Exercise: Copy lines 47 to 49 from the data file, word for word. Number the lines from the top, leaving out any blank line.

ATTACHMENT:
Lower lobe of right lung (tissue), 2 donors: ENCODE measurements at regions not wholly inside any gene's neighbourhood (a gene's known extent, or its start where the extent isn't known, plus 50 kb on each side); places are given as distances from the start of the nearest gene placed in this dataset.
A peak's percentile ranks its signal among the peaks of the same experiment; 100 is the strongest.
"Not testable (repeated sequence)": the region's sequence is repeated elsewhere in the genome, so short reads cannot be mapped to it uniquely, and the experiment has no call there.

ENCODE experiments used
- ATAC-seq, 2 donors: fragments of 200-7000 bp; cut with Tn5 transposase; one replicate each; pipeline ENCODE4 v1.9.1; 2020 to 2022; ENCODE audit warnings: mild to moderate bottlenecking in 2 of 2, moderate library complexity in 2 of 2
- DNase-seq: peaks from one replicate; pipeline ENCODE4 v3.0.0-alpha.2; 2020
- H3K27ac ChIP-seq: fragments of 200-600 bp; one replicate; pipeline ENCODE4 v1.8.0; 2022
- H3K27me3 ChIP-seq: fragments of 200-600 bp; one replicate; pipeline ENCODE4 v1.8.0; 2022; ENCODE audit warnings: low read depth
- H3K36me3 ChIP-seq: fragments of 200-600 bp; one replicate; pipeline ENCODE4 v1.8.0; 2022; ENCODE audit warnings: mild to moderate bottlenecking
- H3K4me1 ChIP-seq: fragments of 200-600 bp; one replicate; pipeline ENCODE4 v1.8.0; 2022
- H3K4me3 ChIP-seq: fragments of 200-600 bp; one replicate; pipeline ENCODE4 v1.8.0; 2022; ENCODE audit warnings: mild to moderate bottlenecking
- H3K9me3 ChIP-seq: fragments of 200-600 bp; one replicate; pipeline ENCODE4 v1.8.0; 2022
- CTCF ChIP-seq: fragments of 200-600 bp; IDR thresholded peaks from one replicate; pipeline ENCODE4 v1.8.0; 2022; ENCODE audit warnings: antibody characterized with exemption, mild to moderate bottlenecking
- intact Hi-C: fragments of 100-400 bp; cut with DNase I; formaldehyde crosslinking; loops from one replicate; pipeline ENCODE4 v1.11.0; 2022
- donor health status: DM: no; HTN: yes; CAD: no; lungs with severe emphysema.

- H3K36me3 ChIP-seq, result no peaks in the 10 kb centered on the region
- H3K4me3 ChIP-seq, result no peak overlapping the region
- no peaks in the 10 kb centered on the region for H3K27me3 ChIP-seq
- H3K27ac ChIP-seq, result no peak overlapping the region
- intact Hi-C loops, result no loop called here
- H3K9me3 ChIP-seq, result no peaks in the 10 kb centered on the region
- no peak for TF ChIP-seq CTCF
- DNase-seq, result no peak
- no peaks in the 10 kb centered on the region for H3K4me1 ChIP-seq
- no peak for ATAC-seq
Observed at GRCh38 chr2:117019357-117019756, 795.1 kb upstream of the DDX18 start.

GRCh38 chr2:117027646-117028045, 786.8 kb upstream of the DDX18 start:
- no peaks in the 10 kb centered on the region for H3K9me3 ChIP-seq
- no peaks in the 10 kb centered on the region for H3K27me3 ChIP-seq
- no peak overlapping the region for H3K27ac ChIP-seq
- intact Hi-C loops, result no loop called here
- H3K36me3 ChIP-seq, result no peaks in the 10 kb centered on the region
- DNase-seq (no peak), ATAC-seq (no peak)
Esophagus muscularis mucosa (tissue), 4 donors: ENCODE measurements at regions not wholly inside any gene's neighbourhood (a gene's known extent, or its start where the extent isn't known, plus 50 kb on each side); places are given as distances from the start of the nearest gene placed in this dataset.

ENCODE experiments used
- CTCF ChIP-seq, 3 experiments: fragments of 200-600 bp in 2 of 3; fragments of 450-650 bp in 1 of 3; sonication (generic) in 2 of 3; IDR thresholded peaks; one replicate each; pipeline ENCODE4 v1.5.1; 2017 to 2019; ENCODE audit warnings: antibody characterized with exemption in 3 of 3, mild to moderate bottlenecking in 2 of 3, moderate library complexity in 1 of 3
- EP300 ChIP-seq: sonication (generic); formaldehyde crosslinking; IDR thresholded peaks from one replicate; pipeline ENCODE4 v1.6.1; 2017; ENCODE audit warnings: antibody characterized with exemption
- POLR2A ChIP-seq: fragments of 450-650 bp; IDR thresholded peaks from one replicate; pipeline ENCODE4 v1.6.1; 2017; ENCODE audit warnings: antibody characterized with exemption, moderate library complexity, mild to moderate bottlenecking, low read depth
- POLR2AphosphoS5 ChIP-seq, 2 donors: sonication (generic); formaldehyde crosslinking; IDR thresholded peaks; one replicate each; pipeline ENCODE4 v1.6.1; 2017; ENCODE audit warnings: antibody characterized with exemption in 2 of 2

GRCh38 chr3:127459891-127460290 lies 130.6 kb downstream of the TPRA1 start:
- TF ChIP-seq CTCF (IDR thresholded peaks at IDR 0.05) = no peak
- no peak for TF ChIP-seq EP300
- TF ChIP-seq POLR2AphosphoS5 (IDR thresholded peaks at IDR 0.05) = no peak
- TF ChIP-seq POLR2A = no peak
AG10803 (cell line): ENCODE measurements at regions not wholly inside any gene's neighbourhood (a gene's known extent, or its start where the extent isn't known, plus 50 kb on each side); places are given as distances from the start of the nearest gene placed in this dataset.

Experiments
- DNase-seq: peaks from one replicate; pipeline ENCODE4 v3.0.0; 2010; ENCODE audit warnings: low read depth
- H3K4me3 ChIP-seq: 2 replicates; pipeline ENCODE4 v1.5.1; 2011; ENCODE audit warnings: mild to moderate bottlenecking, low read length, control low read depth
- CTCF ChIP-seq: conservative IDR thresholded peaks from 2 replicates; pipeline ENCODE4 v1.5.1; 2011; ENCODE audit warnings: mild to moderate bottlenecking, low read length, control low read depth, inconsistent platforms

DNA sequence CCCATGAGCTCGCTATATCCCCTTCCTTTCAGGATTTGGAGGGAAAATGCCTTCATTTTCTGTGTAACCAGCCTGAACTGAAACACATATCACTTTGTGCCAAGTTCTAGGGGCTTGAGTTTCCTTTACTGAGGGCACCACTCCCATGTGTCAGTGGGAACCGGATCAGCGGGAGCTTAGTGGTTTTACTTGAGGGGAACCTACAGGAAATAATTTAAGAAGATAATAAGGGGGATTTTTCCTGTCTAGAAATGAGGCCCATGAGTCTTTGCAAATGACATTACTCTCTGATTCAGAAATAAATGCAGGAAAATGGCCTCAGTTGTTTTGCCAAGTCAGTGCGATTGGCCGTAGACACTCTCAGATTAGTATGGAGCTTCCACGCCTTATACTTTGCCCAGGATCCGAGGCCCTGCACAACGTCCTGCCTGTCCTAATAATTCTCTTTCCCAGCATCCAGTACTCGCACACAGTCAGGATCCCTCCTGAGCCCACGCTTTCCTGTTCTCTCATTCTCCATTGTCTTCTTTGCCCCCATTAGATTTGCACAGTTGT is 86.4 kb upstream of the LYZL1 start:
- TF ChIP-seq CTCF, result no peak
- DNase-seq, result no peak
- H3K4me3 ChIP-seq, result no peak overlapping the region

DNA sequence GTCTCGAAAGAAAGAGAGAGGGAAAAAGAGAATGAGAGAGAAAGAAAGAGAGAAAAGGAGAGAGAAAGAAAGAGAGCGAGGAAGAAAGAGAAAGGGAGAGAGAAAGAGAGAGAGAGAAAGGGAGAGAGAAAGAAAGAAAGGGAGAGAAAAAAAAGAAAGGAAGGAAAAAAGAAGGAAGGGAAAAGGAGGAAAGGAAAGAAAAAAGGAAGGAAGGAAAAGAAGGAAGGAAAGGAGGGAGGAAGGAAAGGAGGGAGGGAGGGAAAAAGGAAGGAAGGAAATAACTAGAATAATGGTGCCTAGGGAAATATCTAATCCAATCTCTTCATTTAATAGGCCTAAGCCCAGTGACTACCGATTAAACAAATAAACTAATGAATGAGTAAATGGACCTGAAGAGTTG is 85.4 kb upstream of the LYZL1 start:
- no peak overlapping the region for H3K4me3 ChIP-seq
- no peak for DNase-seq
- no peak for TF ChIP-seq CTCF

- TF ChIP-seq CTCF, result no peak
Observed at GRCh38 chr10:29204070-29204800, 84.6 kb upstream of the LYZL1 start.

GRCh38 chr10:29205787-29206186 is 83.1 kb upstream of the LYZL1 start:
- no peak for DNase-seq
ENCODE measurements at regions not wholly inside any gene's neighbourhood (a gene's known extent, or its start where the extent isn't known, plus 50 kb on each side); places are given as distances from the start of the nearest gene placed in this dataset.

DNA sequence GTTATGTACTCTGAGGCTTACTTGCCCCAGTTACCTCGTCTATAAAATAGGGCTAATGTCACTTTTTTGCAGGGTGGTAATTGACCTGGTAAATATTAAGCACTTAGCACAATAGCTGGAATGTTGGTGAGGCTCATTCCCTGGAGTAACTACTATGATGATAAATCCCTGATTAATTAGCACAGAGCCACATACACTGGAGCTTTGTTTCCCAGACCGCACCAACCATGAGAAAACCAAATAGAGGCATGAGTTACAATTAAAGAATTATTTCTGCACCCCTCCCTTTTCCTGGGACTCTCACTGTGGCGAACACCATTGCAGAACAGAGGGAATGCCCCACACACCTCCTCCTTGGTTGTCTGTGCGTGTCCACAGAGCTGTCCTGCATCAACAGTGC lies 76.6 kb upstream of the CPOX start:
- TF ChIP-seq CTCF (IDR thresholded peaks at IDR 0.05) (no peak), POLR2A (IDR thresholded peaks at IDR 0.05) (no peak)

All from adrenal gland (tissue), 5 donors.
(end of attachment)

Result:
- DNase-seq: peaks from one replicate; pipeline ENCODE4 v3.0.0; 2010; ENCODE audit warnings: low read depth
- H3K4me3 ChIP-seq: 2 replicates; pipeline ENCODE4 v1.5.1; 2011; ENCODE audit warnings: mild to moderate bottlenecking, low read length, control low read depth
- CTCF ChIP-seq: conservative IDR thresholded peaks from 2 replicates; pipeline ENCODE4 v1.5.1; 2011; ENCODE audit warnings: mild to moderate bottlenecking, low read length, control low read depth, inconsistent platforms